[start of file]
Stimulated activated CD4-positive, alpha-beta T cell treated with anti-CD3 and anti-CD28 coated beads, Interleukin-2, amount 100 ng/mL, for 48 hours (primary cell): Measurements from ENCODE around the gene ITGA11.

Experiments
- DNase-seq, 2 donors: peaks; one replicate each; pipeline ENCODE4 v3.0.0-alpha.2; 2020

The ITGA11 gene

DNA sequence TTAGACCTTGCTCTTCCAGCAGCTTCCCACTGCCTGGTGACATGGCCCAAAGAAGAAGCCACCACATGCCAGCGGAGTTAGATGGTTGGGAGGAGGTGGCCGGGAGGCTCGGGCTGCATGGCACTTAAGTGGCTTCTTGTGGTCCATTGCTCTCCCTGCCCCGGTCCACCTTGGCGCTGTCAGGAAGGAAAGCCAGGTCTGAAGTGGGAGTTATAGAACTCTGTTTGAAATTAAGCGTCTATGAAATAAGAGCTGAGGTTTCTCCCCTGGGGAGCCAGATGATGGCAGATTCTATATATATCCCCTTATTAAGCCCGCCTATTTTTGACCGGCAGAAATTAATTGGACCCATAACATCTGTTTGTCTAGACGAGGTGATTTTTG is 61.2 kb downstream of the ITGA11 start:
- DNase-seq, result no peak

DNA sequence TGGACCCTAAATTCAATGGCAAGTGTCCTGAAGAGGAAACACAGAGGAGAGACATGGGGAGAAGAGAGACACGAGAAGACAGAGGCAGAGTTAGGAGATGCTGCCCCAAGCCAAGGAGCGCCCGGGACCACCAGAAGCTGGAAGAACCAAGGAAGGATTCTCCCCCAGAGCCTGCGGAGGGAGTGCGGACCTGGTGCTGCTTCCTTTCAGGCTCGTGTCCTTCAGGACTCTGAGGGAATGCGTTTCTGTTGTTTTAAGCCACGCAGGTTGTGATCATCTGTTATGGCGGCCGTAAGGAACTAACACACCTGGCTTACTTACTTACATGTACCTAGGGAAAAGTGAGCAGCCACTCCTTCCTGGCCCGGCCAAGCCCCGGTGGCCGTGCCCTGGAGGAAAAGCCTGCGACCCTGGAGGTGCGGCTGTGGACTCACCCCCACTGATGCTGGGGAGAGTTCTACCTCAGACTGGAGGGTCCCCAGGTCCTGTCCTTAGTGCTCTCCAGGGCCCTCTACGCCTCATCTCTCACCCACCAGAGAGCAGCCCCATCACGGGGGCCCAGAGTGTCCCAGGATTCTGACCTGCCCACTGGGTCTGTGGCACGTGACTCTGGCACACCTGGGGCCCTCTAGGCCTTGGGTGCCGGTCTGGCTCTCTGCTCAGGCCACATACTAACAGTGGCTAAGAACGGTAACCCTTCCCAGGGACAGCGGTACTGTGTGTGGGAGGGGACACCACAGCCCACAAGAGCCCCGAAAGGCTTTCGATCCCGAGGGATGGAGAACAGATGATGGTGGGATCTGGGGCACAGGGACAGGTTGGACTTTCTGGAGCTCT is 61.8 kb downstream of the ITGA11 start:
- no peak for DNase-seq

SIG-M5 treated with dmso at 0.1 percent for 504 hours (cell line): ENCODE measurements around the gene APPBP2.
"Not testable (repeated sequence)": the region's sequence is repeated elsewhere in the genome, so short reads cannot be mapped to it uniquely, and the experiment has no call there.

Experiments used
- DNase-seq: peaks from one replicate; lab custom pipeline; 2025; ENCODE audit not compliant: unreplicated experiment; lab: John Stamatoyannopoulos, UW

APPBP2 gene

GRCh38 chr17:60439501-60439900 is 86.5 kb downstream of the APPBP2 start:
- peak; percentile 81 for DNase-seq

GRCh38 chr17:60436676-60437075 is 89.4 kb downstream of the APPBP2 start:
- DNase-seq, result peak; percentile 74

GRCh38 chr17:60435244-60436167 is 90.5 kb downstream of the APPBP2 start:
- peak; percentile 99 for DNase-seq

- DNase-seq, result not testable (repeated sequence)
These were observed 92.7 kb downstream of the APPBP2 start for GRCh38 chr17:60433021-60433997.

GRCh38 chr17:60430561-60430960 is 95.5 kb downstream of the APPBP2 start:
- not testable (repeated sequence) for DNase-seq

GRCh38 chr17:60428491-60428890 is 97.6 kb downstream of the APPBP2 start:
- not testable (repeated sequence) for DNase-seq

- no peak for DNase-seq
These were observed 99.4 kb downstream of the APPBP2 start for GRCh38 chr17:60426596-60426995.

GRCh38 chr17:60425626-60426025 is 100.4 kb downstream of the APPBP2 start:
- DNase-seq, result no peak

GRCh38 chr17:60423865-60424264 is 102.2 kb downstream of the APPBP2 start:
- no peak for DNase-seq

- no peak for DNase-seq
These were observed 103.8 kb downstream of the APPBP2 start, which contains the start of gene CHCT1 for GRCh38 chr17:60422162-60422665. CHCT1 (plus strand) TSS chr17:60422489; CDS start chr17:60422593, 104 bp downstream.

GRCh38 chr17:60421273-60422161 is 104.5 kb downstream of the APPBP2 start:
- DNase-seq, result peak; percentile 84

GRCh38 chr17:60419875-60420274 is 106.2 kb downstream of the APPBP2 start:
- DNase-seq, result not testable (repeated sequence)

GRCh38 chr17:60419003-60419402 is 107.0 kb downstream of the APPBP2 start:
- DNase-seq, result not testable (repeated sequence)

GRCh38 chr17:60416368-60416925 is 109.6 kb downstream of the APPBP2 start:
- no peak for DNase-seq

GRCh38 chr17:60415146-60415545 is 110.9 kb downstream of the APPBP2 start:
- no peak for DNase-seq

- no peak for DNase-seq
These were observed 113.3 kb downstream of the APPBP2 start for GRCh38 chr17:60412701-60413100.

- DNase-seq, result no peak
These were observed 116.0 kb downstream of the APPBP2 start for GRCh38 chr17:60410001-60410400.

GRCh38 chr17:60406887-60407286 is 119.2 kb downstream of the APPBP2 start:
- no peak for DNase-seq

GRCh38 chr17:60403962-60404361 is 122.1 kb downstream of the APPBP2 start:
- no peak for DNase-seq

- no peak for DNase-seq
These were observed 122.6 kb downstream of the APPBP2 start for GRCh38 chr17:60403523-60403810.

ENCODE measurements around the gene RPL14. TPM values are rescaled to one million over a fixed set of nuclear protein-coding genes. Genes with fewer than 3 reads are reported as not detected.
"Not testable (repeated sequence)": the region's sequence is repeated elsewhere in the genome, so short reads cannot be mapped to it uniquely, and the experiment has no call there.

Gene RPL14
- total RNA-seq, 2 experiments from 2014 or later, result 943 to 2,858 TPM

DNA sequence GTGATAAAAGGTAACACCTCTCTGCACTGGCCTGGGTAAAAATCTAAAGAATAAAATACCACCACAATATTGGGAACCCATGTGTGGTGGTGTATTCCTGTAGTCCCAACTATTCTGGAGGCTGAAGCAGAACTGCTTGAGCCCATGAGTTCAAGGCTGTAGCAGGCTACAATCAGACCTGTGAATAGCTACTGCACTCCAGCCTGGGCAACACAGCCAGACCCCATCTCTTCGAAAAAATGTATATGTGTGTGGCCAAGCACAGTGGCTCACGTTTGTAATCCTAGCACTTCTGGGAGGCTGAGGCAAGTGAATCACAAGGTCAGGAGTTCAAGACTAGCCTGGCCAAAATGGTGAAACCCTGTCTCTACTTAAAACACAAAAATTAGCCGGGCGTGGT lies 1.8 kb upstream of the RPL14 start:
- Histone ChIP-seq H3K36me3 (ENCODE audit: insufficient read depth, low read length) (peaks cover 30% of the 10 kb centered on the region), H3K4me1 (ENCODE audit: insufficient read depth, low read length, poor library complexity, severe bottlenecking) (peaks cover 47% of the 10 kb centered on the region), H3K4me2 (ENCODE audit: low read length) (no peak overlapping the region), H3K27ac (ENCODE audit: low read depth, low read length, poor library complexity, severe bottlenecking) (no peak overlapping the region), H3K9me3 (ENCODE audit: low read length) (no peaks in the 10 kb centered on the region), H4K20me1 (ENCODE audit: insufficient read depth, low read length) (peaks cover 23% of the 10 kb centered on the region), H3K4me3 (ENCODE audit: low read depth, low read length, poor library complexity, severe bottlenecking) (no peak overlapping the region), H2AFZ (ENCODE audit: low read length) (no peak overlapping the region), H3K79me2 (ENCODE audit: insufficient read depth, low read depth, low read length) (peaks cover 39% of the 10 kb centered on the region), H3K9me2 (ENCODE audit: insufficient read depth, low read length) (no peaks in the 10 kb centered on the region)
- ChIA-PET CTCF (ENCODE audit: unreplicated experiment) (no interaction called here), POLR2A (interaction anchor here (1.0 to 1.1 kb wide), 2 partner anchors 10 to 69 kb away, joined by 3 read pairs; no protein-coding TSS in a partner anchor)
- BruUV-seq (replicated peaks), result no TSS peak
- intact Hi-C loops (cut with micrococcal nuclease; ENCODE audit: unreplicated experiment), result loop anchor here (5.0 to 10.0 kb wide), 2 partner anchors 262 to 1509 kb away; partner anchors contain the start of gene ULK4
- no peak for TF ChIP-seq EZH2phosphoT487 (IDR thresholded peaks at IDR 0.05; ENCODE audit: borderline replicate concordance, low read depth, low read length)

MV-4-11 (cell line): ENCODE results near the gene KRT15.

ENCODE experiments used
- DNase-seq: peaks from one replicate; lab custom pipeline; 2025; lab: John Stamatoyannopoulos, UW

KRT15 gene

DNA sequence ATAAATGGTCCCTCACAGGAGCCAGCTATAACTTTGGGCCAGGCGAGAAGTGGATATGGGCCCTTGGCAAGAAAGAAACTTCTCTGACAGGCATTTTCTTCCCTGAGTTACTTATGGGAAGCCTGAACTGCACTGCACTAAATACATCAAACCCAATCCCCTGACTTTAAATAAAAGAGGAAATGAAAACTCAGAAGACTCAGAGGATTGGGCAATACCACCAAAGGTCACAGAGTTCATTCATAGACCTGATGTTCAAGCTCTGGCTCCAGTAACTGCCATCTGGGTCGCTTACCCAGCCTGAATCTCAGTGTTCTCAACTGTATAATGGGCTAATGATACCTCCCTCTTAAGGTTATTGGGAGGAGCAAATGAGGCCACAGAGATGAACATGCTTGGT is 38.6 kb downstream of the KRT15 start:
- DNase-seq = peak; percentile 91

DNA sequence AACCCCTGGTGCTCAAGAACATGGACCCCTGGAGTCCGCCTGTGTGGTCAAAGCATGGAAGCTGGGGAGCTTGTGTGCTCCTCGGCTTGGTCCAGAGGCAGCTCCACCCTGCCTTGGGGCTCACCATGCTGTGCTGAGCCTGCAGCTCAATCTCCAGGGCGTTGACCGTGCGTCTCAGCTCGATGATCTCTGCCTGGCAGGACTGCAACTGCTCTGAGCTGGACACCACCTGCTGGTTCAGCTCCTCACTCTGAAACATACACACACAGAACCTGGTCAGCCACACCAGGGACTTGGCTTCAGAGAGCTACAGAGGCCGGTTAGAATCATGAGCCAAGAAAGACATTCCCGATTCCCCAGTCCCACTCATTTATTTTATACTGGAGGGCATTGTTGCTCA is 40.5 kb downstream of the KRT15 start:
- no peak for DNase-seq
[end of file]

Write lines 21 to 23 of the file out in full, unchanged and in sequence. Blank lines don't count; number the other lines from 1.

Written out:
These were observed 92.7 kb downstream of the APPBP2 start for GRCh38 chr17:60433021-60433997.

GRCh38 chr17:60430561-60430960 is 95.5 kb downstream of the APPBP2 start:
- not testable (repeated sequence) for DNase-seq